Synopses & Reviews
Winner of the PEN/Malamud Award for Short Story
A New York Times Notable Book
In these "vivid, entertaining, philosophical dispatches" (San Francisco Chronicle), literary legend Le Guin weaves together influences as wide-reaching as Borges, The Little Prince, and Gulliver's Travels to examine feminism, tyranny, mortality and immortality, art, and the meaning--and mystery--of being human.
Sita Dulip has missed her flight out of Chicago. But instead of listening to garbled announcements in the airport, she's found a method of bypassing the crowds at the desks, the nasty lunch, the whimpering children and punitive parents, and the blue plastic chairs bolted to the floor: she changes planes.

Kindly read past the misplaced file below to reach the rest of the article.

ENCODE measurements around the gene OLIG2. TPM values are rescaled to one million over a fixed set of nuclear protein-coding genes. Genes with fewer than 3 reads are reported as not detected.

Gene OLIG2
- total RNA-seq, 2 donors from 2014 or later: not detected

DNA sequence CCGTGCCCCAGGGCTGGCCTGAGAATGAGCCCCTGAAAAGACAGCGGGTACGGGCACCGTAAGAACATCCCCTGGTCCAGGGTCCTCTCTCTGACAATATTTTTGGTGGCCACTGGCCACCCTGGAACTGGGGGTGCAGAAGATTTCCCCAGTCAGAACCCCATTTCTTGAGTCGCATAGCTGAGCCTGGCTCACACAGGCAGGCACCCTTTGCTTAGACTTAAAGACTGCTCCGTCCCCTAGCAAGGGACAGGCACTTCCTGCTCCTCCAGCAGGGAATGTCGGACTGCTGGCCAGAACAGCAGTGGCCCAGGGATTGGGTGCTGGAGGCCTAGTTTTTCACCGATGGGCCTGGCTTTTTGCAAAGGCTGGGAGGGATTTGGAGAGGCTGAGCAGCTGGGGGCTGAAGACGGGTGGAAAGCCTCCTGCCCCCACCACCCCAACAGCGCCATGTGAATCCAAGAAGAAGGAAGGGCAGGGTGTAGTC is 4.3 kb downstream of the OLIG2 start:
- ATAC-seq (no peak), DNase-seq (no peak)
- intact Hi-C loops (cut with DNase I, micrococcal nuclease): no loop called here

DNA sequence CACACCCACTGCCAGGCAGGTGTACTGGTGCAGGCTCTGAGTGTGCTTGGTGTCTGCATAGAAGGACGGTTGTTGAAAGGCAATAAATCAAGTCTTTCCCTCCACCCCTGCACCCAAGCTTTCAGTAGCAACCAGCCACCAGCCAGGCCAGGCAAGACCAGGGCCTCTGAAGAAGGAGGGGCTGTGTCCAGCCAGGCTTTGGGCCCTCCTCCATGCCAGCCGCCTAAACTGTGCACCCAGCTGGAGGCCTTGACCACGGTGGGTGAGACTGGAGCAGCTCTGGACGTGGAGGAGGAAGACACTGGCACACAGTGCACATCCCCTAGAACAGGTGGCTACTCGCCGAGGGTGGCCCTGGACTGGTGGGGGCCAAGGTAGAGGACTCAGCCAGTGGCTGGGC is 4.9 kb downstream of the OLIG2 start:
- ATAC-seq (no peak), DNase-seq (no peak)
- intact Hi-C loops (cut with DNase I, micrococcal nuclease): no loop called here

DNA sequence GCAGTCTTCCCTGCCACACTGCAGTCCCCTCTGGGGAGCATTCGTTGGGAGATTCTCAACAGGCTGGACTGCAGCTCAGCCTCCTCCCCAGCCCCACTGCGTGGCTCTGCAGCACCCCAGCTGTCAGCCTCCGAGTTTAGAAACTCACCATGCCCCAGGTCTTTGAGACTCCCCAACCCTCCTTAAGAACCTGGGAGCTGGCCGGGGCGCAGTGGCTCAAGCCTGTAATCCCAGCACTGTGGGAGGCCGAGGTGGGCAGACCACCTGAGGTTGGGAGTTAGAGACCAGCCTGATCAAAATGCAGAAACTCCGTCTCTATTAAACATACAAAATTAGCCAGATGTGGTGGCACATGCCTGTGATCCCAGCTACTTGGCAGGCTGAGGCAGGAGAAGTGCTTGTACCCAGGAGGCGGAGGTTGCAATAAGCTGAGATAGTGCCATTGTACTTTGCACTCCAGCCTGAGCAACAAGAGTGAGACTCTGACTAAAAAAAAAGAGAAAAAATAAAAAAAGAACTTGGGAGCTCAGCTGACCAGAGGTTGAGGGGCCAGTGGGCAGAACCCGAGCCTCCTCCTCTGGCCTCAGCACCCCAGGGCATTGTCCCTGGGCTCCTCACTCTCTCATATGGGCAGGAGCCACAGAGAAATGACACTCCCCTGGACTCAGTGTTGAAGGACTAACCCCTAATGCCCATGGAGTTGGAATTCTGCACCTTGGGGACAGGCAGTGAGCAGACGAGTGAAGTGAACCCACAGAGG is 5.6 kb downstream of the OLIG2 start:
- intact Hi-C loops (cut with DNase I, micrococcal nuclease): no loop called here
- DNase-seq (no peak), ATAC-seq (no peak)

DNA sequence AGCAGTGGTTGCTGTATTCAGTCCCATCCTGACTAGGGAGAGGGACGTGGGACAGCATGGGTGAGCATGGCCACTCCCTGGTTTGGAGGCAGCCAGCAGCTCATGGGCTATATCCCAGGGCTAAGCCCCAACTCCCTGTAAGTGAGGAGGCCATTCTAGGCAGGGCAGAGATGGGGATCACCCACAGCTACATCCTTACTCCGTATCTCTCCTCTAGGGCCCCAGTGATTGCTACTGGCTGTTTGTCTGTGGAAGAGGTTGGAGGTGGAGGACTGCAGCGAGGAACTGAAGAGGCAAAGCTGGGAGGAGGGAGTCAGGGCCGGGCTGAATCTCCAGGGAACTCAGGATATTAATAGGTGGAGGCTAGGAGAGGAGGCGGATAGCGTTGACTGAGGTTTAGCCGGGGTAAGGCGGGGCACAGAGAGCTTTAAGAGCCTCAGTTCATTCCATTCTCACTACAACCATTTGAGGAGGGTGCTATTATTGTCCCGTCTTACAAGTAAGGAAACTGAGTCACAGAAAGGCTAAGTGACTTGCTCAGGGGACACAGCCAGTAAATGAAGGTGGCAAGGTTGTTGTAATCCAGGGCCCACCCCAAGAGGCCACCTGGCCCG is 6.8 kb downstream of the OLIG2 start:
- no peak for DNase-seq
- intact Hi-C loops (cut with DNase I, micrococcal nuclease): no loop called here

Changing planes--not airplanes, of course, but entire planes of existence--enables Sita to visit societies not found on Earth. As "Sita Dulip's Method" spreads, the narrator and her acquaintances encounter cultures where the babble of children fades over time into the silence of adults; where whole towns exist solely for holiday shopping; where personalities are ruled by rage; where genetic experiments produce less than desirable results. With "the eye of an anthropologist and the humor of a satirist" (USA Today), Le Guin takes readers on a truly universal tour, showing through the foreign and alien indelible truths about our own human society.